The influence of parent and peer communications on children's reward allocations
Hale, Chrystal F.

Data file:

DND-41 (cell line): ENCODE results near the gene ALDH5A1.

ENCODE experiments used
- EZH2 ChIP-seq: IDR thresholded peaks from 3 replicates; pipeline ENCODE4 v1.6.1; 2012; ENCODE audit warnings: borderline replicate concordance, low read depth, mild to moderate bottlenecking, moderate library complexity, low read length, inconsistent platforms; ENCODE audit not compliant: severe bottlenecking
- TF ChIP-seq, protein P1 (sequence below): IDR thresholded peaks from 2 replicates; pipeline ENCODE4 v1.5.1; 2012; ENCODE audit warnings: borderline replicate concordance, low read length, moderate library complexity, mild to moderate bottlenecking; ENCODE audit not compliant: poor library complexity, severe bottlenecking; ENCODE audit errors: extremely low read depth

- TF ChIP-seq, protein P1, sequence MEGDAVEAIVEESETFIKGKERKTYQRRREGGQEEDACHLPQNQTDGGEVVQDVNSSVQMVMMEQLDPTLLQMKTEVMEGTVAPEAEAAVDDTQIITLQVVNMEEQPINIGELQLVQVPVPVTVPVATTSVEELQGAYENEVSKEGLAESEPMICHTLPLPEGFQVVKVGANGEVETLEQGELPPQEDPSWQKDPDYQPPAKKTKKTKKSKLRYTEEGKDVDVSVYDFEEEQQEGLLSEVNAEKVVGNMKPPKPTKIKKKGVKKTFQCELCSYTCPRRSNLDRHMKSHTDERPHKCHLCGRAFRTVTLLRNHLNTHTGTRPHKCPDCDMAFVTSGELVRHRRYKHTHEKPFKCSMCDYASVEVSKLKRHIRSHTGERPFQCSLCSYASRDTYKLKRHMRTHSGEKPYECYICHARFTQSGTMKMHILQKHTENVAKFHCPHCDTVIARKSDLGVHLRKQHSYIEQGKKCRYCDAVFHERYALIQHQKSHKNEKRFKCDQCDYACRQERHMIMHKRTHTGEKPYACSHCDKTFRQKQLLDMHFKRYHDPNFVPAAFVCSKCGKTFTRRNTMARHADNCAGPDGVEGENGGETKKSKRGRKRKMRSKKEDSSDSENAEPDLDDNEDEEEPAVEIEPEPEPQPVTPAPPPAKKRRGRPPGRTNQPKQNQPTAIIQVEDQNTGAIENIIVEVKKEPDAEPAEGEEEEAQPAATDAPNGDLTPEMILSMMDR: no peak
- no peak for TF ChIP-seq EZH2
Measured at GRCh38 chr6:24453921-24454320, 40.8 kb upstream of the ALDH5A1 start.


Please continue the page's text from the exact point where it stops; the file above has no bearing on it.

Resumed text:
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This study investigated the relationship between children's level on the Distributive Justice Scale (DJS) (as described by R. D. Enright, C. C. Franklin, and L. A. Manheim in Developmental Psychology, Vol. 16, 1980, pp. 193-202) and the influence of parents and peers on reward allocation decisions. The DJS is a measure of distributive justice development. It was predicted that children scoring high on the DJS (thus, having a higher level of distributive justice development) would be more influenced by selections made by hypothetical peers on the DJS, while children scoring low on the DJS would be more influenced by selections made by hypothetical parents. It was also expected that children rated high in popularity by their peers would be highly influenced by peers; children rated low in popularity would be highly influenced by parents. Seventy-three first-, second-, and third-grade children were first administered the DJS and a sociometric measure. Based on their DJS scores, 50 children were selected for the final sample. Approximately one week later, a modified version of the DJS was administered to these children. On this modified DJS, children were given information as to how hypothetical parents and peers had answered the DJS questions and were asked to answer these questions a second time. The results indicated that neither DJS level nor popularity level was related to how children were influenced by the hypothetical parents or peers. Children at all ages were more influenced by parents, and third-graders were less likely to change their answers on the second DJS administration than were either first- or second-graders. Problems with the DJS measure and possible explanations for the grade effect were discussed.